Possible prime-minister

In three opinion polls conducted by news agencies and magazines, Narendra Modi was the preferred choice among Indians for the post as Prime Minister in the forthcoming parliamentary elections.[119][120][121] A C-Voter poll suggested that by projecting Modi as the Prime Minister candidate, the National Democratic Alliance (NDA) could gain a five percent increase in the vote share; it said that projecting Modi could increase NDA's seats from 179 to 220, which is 52 short of majority.[121] Commenting on the polls, Political scientist Ashutosh Varshney argued that a BJP Prime Minister was unlikely unless they were able to form broad coalitions with other parties, which so far they have not been able to do.[122] In an interview, Nobel Prize laureate economistAmartya Sen, said that he did not want Modi as a Prime Minister because he had not done enough to make minorities feel safe, and also noted that under Modi, Gujarat's record in health and education provision has been "pretty bad".[69] However, economists Jagdish Bhagwati and Arvind Panagariya stated "We are impressed by Modi's economics." [123] Spiritual leaders like Ramdevand Morari Bapu have supported Modi's Prime Ministerial candidacy.[124]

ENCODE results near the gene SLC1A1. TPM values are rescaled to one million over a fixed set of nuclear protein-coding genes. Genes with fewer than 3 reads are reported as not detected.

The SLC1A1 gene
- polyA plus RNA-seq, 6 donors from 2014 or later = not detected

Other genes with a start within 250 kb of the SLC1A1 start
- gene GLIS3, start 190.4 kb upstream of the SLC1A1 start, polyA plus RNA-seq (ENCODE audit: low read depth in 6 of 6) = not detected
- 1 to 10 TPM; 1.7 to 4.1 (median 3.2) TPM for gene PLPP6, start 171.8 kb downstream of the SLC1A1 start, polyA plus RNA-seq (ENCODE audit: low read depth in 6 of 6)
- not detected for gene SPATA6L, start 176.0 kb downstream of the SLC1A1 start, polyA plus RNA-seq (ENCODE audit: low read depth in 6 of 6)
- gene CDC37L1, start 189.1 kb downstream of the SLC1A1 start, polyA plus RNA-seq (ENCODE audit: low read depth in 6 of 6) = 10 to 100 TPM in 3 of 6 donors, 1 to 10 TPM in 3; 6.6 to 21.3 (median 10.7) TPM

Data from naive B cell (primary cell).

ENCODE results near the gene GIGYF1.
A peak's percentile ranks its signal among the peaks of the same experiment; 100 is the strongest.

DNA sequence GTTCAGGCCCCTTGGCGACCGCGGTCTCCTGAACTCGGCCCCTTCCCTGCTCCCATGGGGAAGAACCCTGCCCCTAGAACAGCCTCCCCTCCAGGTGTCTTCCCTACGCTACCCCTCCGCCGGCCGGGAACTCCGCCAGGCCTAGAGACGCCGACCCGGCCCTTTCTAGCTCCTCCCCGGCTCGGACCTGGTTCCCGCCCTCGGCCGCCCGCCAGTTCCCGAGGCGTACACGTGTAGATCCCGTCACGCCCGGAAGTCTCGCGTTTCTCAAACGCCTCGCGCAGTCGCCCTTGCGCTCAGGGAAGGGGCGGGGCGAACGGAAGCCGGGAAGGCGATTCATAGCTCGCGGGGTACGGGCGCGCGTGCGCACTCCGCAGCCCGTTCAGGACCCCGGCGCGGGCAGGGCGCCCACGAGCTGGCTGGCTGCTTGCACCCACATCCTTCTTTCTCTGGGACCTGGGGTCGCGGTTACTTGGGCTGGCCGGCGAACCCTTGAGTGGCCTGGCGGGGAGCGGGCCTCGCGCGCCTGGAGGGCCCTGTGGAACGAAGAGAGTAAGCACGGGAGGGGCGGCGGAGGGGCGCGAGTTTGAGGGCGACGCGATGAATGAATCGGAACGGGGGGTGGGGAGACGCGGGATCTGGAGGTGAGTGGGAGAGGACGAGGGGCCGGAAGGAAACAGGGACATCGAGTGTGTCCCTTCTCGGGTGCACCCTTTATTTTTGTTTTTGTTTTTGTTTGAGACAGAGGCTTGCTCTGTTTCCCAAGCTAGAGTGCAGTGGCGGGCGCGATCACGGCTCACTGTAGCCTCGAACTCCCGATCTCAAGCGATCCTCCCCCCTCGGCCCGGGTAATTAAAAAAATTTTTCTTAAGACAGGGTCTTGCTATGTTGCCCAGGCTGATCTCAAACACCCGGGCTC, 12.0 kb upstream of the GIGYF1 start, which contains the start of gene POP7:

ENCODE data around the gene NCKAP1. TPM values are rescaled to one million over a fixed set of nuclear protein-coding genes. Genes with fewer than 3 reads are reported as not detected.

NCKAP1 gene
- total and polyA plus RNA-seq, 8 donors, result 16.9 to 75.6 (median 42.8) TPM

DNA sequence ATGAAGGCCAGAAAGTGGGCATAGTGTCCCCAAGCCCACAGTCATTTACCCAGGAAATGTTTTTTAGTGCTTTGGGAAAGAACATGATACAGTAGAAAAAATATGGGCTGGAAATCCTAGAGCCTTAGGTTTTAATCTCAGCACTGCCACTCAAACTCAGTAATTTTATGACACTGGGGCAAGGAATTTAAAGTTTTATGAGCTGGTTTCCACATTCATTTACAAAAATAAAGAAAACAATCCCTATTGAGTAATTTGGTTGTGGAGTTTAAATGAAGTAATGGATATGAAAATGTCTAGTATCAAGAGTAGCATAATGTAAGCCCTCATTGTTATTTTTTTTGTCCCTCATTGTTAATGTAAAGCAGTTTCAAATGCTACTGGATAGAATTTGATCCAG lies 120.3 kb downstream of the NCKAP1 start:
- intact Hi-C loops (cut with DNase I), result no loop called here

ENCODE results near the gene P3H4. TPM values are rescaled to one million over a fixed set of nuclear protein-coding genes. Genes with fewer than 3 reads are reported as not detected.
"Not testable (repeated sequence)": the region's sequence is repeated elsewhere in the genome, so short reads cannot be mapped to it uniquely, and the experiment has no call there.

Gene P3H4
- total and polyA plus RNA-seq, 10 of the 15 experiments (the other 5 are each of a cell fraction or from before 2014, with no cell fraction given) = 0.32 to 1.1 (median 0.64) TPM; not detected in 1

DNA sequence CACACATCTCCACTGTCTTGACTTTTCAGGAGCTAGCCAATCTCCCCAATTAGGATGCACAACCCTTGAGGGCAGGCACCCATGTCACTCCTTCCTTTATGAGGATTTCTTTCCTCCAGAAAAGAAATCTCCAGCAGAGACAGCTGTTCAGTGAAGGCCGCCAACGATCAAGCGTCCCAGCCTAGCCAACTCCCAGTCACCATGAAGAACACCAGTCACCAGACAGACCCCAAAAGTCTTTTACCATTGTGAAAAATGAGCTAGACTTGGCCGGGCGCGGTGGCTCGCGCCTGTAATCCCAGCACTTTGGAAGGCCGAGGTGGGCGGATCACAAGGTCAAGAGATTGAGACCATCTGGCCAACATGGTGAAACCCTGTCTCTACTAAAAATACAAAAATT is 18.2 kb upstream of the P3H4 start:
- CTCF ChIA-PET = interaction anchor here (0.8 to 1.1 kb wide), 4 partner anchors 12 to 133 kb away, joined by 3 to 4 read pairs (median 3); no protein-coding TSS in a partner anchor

International diplomacy

Modi speaking at the World Economic Forum's India Economic Summit 2008 in New Delhi.

To attract foreign investment in Gujarat during his time as chief minister, Modi has made visits to countries such as China, Singapore and Japan.[125]

Modi visited China in November 2006 to study the Special Economic Zones that were planned to start in Gujarat.[126] He also visited in September 2007[127] and later in November 2011. A month after his visit of 2011, the Chinese Government released 13 diamond traders from India who had been jailed by the Shenzhen Customs, which Modi described as being the consequence of his diplomatic efforts and statesmanship.[128][129]

In 2005, Modi was denied a diplomatic visa to the United States. In addition, the B-1/B-2 visa that had previously been granted to him was also revoked, under a section of the Immigration and Nationality Act which makes any foreign government official who was responsible or "directly carried out, at any time, particularly severe violations of religious freedom" ineligible for the visa.[130]

In 2011, the Karachi Chamber of Commerce & Industry, impressed with the development of Gujarat, invited Modi to visit Pakistan and address prominent business leaders. They also asked him to consider a flight between Karachi and Ahmedabad, due to the historical cultural and economic relations between the two regions of Gujarat and Sindh. Modi wishes to help Pakistan out of its power crisis, especially in Sindh, suggesting Pakistan can follow the 'Gujarat Model' in two ways — Gujarat Solar Park and Kalpasar Project.[131]